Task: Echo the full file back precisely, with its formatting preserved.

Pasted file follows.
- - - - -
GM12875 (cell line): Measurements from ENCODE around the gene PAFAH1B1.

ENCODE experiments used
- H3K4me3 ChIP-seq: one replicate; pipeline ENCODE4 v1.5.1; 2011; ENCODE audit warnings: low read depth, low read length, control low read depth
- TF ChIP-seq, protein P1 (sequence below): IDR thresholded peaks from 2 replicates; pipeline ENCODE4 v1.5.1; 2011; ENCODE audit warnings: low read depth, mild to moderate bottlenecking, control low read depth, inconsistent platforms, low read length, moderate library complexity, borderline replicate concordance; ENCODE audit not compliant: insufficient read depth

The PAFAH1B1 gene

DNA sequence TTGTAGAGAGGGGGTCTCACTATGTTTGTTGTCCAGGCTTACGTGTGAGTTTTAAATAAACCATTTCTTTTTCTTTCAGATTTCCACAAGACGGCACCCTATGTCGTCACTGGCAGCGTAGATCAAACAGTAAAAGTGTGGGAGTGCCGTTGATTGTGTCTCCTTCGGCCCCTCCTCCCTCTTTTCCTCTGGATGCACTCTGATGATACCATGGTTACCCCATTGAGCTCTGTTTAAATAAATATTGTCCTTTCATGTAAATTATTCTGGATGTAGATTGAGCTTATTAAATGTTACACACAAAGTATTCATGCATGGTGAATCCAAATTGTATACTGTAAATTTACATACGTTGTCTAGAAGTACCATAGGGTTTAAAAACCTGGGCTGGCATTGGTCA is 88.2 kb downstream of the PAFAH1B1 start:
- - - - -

GM12875 (cell line): Measurements from ENCODE around the gene PAFAH1B1.

ENCODE experiments used
- H3K4me3 ChIP-seq: one replicate; pipeline ENCODE4 v1.5.1; 2011; ENCODE audit warnings: low read depth, low read length, control low read depth
- TF ChIP-seq, protein P1 (sequence below): IDR thresholded peaks from 2 replicates; pipeline ENCODE4 v1.5.1; 2011; ENCODE audit warnings: low read depth, mild to moderate bottlenecking, control low read depth, inconsistent platforms, low read length, moderate library complexity, borderline replicate concordance; ENCODE audit not compliant: insufficient read depth

The PAFAH1B1 gene

DNA sequence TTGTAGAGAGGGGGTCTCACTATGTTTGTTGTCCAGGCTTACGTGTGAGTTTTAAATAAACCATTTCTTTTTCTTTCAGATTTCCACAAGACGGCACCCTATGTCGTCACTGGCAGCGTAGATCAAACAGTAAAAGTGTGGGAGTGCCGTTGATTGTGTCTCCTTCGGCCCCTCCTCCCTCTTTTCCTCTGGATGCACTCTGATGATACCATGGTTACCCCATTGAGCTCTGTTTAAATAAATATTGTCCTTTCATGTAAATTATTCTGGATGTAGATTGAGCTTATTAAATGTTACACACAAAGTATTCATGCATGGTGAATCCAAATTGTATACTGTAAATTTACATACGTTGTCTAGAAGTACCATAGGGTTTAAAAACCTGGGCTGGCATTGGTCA is 88.2 kb downstream of the PAFAH1B1 start: